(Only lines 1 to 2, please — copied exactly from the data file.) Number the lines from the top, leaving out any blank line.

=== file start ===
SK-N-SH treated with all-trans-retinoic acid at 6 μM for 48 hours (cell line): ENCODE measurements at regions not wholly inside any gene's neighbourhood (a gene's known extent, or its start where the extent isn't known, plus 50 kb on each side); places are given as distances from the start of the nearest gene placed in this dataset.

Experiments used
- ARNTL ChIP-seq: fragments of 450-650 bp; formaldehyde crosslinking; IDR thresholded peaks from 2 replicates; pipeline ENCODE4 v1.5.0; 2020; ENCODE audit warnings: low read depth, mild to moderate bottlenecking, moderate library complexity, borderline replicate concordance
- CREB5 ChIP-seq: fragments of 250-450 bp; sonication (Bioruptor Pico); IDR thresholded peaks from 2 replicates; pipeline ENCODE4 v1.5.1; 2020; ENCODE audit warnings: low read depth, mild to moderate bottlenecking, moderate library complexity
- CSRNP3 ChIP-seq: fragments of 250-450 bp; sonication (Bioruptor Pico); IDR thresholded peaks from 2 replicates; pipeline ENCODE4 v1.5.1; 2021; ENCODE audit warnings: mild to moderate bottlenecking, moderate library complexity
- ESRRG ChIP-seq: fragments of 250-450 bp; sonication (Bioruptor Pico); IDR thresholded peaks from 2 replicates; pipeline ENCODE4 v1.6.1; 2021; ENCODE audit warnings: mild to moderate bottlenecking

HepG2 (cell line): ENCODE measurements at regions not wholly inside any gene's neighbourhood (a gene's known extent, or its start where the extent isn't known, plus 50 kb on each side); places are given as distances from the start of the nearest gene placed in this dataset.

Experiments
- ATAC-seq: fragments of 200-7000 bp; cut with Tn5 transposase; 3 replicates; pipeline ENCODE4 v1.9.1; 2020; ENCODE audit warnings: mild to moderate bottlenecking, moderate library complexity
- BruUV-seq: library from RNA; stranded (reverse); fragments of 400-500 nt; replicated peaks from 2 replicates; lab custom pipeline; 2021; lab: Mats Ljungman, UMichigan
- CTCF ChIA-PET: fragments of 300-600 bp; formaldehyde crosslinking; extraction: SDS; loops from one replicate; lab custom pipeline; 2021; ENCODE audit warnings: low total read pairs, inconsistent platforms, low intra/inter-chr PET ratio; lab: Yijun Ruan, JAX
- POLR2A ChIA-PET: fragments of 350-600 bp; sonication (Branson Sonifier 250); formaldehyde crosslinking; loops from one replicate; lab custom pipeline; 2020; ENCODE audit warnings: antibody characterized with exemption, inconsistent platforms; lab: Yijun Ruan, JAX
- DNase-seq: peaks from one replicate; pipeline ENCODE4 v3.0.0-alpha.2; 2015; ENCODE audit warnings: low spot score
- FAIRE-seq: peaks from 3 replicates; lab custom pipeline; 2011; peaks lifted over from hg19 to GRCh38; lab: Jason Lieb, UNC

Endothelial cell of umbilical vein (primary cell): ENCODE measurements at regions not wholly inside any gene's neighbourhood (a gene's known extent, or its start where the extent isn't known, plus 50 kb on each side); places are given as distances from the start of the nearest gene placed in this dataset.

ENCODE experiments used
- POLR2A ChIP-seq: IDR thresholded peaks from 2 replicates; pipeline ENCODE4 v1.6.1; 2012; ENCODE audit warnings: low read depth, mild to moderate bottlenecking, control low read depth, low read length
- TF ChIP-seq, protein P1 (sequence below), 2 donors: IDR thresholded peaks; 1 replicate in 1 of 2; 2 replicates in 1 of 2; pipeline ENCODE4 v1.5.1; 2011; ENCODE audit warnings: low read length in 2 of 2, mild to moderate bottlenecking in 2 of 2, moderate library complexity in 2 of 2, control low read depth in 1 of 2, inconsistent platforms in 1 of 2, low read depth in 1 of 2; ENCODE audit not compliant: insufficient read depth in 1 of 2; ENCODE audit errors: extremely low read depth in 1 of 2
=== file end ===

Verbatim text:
SK-N-SH treated with all-trans-retinoic acid at 6 μM for 48 hours (cell line): ENCODE measurements at regions not wholly inside any gene's neighbourhood (a gene's known extent, or its start where the extent isn't known, plus 50 kb on each side); places are given as distances from the start of the nearest gene placed in this dataset.

Experiments used